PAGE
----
These cases not only happen to ordinary people but also to companies. Over the past six months, Bloomberg, the Guardian, Vice News, and the Belgian news channel VRT have revealed that the “big five” tech companies—Amazon, Apple, Facebook, Google/Alphabet, and Microsoft—have been using human contractors to analyze a small percentage of voice-assistant recordings. While the recordings remain anonymous, they often contain information or details to identify or embarrass the user.

“We live in a techno-dystopia of our own making. If you still have an Alexa or any other voice assistant in your home, you were warned,” Matt Novak, a Gizmodo writer, declared. 

According to TechCrunch, an American online publisher focusing on the tech industry, a recent report from Microsoft showed that 41 percent of voice assistant users are concerned about trust, privacy, and passive listening. About 52 percent of those surveyed were worried that their personal information or data was not secure, while 24 percent said they don’t know how it’s being used. Another 36 percent said that they didn’t even want their personal information or data to be used at all.

41 percent of voice assistant users are concerned about trust, privacy, and passive listening / Photo by prykhodov via 123RF


The report showed that there’s a huge awareness around the potential violations and abuse of trust that could happen with voice assistants. Many users have also expressed their concerns about the increasing number of robocalls and malicious calls. Google Duplex revealed that the voice assistant software has such advanced AI that people are not able to distinguish between a machine and a human making a call. These kinds of scenarios could lead to more robocalls successfully scamming people. Some people can steal personal information from others by tricking them into thinking the robocall they have is with someone they know.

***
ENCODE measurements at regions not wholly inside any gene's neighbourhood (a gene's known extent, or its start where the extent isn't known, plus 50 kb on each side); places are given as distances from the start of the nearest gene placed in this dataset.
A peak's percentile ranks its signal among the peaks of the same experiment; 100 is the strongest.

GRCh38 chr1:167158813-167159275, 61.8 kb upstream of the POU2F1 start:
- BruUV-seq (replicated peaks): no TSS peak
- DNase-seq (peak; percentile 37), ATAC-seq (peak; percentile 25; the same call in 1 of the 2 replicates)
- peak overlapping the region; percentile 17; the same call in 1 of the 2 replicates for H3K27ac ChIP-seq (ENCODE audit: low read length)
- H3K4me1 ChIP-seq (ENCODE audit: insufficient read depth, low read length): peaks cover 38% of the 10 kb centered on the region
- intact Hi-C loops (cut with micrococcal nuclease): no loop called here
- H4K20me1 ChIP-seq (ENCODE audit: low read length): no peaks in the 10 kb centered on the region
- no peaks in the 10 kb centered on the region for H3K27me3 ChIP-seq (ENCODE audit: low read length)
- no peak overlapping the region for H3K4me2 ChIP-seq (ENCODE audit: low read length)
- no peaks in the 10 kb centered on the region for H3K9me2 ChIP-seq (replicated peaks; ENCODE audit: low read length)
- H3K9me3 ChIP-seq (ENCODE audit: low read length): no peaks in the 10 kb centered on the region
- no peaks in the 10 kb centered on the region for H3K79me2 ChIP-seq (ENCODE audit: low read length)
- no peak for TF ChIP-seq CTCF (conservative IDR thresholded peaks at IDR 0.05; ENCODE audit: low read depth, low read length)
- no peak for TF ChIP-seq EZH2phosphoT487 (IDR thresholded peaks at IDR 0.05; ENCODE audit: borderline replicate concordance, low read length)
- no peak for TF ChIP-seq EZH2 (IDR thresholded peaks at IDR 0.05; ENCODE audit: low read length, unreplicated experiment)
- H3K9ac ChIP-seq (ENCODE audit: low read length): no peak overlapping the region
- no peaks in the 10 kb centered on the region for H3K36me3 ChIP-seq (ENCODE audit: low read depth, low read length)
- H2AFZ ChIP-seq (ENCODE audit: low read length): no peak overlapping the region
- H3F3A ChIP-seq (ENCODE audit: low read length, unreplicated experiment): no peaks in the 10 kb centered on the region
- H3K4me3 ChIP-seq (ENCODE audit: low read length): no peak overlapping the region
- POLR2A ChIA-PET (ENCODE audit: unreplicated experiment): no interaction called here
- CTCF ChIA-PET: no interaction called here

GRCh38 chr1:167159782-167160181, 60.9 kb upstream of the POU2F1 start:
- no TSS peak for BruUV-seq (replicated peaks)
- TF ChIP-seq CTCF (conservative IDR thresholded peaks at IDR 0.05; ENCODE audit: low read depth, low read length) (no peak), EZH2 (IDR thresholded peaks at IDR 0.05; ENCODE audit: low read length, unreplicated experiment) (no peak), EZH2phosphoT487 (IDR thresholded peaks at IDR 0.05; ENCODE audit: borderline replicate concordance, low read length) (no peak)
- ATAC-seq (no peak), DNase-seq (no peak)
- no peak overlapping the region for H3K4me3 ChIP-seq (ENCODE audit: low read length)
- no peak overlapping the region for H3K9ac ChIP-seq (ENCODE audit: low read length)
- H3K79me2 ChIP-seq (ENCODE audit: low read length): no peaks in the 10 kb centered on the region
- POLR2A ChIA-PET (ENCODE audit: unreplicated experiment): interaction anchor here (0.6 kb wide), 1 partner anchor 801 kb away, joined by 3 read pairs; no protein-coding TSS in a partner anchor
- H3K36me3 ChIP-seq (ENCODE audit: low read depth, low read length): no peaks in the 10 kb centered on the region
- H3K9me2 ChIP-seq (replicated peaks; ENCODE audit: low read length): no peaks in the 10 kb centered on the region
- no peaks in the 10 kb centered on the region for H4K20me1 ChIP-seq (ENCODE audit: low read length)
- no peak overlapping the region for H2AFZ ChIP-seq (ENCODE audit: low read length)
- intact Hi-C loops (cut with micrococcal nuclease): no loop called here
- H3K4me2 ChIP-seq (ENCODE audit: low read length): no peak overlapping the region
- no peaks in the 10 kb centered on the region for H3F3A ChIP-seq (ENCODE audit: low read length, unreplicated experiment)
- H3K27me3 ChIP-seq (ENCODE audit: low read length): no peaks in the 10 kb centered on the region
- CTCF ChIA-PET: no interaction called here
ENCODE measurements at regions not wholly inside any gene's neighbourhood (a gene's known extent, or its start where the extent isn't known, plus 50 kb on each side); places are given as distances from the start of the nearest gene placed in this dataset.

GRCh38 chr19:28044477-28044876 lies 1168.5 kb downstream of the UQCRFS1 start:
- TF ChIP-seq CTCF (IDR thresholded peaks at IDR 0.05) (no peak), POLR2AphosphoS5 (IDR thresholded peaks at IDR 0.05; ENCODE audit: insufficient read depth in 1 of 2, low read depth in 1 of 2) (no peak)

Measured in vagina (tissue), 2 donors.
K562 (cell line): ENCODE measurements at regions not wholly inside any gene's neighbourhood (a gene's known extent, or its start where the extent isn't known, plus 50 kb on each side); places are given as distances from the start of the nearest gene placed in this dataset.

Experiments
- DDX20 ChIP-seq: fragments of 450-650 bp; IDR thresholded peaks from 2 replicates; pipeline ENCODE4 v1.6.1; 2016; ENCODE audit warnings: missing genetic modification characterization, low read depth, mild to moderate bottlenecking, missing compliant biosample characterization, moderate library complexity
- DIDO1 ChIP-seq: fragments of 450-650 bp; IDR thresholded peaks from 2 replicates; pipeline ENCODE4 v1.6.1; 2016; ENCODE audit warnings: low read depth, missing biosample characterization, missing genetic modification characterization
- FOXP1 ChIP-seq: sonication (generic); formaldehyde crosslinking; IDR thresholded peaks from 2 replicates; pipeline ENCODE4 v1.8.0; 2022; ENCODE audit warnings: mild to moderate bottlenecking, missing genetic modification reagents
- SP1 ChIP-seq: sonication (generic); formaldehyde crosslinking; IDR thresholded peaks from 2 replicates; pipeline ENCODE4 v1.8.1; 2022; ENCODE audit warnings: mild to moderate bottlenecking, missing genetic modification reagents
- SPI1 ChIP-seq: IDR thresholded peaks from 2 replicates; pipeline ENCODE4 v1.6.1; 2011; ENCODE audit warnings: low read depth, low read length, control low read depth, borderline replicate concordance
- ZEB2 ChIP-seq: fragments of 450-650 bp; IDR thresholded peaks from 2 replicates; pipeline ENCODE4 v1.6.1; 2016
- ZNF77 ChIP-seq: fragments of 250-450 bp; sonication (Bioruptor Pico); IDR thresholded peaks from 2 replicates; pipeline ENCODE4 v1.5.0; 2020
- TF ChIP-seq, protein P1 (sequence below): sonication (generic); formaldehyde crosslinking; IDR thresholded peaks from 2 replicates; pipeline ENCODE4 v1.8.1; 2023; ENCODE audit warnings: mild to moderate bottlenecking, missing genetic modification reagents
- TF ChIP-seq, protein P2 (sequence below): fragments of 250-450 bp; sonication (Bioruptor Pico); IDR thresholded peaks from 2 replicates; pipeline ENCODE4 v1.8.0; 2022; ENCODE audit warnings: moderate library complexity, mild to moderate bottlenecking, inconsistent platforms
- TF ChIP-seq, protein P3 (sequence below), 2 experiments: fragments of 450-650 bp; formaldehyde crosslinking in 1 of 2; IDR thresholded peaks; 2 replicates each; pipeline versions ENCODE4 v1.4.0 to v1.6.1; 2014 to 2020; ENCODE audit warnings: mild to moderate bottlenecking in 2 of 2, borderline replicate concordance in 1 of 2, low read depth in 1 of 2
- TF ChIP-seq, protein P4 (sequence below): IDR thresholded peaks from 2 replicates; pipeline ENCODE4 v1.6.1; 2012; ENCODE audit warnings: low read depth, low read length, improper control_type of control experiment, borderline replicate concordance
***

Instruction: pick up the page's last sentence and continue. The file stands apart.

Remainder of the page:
According to Total Security Daily Advisor, a free website and daily newsletter that provides help to technology and physical security professionals to advance their careers, conversational AI may also lead to privacy risks. Most of the time, tech companies assure their users that they will only keep the voice recordings long enough to analyze and understand what is said. However, it is possible that the data get stored for longer than most people would prefer. Automated systems that record users’ voices without their consent are both a privacy concern and a potentially illegal act.


Voice Assistants Are Still Deeply Imperfect

Loup Venture, a research-driven venture capital firm based in Minneapolis and New York investing in frontier technology, conducted a test that will analyze voice assistants. Results showed that Google Assistant answered 88 percent of the queries correctly, followed by Siri at 75 percent, Alexa at 72 percent, and Cortana at 63 percent. While these scores are high, this doesn’t mean that they will deliver effectively in the long run. 

Missing one correct answer out of every five or even 1 out of 10 attempts is more than enough reason to question a voice assistant’s effectiveness. This is the same reason why Google Lens, Google Now, and any number of Samsung phone features for the past years have never really taken off. Users stop using them after a while because, even as tech companies continually work on these devices, they still fail just enough to make them unreliable.